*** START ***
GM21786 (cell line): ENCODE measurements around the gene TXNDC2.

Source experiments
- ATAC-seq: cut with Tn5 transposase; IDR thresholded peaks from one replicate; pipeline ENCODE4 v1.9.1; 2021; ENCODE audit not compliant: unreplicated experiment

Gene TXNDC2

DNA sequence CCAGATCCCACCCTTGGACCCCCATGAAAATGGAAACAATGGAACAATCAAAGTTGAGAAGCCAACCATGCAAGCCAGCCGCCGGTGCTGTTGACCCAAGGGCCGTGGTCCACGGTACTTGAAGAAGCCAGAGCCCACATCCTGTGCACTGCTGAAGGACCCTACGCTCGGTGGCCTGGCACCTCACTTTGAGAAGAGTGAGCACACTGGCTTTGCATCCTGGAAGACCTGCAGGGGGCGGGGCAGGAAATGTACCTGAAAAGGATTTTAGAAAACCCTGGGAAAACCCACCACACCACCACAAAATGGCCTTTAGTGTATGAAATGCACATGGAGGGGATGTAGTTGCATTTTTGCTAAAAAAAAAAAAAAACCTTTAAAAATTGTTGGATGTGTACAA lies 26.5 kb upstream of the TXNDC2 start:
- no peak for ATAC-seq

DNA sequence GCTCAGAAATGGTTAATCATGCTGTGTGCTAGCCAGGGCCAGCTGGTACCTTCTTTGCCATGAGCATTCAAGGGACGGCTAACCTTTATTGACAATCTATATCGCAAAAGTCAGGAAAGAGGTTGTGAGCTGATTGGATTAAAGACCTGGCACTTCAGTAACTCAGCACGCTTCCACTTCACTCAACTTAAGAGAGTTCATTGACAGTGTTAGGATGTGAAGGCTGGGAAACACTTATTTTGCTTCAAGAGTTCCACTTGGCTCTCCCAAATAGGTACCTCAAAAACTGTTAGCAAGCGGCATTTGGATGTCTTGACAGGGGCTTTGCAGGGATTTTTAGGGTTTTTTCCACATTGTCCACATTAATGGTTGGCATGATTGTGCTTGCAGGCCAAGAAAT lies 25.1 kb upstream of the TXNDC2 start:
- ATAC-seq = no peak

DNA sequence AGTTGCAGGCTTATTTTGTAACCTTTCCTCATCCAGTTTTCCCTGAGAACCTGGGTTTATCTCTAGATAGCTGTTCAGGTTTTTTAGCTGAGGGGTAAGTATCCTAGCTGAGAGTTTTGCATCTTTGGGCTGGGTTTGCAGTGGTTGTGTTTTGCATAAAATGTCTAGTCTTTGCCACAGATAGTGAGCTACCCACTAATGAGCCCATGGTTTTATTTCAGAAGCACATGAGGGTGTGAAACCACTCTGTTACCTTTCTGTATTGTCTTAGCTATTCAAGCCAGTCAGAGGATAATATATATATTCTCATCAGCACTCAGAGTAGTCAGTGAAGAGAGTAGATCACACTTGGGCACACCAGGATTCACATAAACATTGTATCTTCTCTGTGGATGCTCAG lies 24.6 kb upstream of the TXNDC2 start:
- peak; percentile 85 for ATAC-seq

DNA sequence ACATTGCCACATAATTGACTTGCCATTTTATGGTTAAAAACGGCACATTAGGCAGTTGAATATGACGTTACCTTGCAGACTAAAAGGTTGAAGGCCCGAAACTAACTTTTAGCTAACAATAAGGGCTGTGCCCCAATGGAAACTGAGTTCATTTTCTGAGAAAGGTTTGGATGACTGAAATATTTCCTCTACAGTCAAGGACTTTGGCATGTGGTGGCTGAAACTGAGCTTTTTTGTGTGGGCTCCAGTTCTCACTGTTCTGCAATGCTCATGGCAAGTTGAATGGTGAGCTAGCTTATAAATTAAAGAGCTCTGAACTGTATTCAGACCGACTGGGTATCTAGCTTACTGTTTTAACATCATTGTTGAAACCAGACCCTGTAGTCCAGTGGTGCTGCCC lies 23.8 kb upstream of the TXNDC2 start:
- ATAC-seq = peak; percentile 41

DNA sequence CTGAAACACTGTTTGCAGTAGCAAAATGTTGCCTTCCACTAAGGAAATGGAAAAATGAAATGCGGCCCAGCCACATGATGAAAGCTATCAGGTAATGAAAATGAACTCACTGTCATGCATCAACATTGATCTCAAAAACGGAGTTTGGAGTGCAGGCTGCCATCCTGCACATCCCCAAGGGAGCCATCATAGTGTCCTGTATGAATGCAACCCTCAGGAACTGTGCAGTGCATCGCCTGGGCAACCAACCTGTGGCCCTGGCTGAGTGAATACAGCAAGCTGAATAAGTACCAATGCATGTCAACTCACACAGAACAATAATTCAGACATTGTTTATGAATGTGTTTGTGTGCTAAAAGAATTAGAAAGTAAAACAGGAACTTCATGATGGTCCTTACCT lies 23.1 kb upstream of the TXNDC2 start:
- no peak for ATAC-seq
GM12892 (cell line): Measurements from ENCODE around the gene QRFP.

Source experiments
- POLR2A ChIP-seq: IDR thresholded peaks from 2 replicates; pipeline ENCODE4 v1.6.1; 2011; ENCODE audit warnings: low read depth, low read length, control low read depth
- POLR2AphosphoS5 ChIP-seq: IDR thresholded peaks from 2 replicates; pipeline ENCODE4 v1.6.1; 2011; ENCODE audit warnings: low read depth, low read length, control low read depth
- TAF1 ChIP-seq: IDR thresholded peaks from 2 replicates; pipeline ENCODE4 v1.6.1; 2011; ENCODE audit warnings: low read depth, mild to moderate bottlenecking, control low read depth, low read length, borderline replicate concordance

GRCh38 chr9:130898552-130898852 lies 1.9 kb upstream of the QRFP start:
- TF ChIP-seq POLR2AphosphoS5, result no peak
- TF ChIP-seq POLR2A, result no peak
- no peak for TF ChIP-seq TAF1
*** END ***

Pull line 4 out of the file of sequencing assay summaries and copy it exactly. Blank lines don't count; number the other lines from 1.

Gene TXNDC2